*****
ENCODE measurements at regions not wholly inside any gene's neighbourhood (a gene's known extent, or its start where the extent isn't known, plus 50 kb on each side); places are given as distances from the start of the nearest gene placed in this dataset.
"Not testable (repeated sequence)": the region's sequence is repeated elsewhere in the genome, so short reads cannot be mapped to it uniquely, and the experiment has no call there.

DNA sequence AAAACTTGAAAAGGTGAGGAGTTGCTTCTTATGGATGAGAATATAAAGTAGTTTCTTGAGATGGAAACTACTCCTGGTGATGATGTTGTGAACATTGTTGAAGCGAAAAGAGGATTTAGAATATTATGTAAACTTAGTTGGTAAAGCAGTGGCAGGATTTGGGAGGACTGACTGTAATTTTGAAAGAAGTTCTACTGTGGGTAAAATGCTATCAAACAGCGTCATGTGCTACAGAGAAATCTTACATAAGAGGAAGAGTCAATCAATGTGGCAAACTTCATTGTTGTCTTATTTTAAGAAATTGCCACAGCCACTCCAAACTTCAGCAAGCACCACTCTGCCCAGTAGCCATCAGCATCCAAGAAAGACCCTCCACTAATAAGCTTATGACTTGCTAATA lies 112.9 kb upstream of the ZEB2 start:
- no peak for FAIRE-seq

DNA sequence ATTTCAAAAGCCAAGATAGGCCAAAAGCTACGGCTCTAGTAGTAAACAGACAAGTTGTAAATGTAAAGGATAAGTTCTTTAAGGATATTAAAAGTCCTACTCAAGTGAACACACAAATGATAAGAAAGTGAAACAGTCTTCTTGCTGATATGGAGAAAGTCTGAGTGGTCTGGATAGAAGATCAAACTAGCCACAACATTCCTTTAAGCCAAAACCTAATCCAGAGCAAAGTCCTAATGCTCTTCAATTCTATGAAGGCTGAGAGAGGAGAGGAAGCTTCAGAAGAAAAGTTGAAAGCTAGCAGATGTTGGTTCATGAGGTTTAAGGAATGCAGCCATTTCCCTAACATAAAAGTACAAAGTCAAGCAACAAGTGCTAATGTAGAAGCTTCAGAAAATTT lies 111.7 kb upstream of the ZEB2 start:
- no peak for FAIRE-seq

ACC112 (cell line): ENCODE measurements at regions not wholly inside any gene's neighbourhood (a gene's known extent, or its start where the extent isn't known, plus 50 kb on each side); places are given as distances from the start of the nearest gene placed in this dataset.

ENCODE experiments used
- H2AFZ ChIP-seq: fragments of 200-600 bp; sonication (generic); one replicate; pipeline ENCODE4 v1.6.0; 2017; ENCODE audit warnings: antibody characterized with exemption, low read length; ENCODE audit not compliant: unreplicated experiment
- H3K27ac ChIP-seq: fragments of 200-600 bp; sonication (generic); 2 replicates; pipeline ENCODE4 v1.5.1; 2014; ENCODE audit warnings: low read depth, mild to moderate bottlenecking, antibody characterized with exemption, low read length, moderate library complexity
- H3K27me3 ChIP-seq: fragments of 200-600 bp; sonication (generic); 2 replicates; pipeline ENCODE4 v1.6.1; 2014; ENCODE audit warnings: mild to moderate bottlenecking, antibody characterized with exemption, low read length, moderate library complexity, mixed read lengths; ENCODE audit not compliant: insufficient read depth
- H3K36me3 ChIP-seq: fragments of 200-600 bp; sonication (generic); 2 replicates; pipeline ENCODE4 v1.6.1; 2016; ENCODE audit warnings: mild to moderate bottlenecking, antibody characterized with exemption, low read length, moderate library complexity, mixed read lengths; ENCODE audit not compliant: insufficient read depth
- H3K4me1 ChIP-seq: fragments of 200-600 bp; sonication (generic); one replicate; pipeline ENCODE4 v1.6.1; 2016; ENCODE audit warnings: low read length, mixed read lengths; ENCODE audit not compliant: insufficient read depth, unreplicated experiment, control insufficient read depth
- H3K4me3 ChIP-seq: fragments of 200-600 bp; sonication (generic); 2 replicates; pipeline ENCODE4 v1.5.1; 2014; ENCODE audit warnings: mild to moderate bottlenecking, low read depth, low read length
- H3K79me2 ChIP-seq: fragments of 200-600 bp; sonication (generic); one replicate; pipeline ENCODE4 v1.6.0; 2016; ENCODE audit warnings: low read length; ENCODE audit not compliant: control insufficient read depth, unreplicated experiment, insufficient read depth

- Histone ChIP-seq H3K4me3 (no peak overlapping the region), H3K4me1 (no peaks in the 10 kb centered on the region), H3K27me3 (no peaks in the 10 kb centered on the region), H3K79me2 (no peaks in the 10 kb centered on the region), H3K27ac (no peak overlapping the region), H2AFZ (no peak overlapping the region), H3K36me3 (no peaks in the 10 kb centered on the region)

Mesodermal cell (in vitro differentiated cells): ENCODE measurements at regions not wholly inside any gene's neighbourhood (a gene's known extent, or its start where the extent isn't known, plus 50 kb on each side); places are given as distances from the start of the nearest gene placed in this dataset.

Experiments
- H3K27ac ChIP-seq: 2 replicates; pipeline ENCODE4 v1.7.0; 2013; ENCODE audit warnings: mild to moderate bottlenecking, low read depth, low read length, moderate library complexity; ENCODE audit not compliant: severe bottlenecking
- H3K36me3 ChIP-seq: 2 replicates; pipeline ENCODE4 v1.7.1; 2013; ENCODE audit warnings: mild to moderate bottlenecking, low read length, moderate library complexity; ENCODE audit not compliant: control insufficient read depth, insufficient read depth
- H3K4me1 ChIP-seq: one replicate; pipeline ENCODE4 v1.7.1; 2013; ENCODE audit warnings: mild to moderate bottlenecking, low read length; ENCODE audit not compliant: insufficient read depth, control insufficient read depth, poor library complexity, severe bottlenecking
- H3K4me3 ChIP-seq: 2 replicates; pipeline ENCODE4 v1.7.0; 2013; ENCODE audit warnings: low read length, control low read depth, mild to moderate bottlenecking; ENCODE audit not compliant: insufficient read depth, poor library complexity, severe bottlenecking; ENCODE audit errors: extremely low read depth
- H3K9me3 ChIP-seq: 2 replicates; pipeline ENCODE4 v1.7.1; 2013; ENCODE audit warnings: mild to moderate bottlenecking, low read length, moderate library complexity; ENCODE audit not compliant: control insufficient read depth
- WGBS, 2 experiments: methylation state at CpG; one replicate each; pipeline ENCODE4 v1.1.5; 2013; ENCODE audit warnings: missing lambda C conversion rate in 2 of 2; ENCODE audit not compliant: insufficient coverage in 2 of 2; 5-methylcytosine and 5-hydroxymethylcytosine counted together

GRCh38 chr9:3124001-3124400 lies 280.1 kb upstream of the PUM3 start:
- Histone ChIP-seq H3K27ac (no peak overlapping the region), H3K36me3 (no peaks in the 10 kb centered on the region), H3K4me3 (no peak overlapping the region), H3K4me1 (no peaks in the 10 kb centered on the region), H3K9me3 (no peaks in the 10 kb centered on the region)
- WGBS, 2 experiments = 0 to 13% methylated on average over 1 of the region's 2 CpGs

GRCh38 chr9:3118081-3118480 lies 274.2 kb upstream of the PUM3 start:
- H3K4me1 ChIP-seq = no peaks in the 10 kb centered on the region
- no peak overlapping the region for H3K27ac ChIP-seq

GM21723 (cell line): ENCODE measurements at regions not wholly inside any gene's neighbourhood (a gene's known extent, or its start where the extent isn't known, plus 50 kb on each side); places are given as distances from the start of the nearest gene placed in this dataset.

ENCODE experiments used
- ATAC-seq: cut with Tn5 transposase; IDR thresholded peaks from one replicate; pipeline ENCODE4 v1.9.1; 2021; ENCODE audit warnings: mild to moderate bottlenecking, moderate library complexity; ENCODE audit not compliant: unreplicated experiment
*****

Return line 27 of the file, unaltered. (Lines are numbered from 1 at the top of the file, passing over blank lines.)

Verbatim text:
- WGBS, 2 experiments = 0 to 13% methylated on average over 1 of the region's 2 CpGs